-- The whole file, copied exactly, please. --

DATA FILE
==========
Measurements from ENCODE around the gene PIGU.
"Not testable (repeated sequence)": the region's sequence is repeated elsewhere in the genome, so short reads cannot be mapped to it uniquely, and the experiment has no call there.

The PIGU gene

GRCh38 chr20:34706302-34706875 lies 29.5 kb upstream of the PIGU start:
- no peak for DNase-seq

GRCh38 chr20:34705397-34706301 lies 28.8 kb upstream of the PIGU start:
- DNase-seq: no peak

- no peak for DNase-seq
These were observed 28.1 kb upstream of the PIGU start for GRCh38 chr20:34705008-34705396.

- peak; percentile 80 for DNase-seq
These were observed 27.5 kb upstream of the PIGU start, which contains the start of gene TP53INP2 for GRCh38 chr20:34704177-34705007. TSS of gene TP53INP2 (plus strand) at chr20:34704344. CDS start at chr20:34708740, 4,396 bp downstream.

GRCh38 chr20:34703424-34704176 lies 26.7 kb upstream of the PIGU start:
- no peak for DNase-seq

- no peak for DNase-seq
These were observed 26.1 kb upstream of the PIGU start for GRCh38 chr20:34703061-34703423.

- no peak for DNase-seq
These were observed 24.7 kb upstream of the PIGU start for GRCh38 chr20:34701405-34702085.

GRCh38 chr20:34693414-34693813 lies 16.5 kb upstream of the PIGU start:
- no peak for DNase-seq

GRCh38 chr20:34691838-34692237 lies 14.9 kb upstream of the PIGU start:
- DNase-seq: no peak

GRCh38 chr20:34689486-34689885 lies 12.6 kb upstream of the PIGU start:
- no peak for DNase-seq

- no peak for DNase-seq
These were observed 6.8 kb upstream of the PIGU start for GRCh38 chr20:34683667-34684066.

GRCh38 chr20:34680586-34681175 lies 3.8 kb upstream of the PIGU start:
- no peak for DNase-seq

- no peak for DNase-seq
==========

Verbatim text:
Measurements from ENCODE around the gene PIGU.
"Not testable (repeated sequence)": the region's sequence is repeated elsewhere in the genome, so short reads cannot be mapped to it uniquely, and the experiment has no call there.

The PIGU gene

GRCh38 chr20:34706302-34706875 lies 29.5 kb upstream of the PIGU start:
- no peak for DNase-seq

GRCh38 chr20:34705397-34706301 lies 28.8 kb upstream of the PIGU start:
- DNase-seq: no peak

- no peak for DNase-seq
These were observed 28.1 kb upstream of the PIGU start for GRCh38 chr20:34705008-34705396.

- peak; percentile 80 for DNase-seq
These were observed 27.5 kb upstream of the PIGU start, which contains the start of gene TP53INP2 for GRCh38 chr20:34704177-34705007. TSS of gene TP53INP2 (plus strand) at chr20:34704344. CDS start at chr20:34708740, 4,396 bp downstream.

GRCh38 chr20:34703424-34704176 lies 26.7 kb upstream of the PIGU start:
- no peak for DNase-seq

- no peak for DNase-seq
These were observed 26.1 kb upstream of the PIGU start for GRCh38 chr20:34703061-34703423.

- no peak for DNase-seq
These were observed 24.7 kb upstream of the PIGU start for GRCh38 chr20:34701405-34702085.

GRCh38 chr20:34693414-34693813 lies 16.5 kb upstream of the PIGU start:
- no peak for DNase-seq

GRCh38 chr20:34691838-34692237 lies 14.9 kb upstream of the PIGU start:
- DNase-seq: no peak

GRCh38 chr20:34689486-34689885 lies 12.6 kb upstream of the PIGU start:
- no peak for DNase-seq

- no peak for DNase-seq
These were observed 6.8 kb upstream of the PIGU start for GRCh38 chr20:34683667-34684066.

GRCh38 chr20:34680586-34681175 lies 3.8 kb upstream of the PIGU start:
- no peak for DNase-seq

- no peak for DNase-seq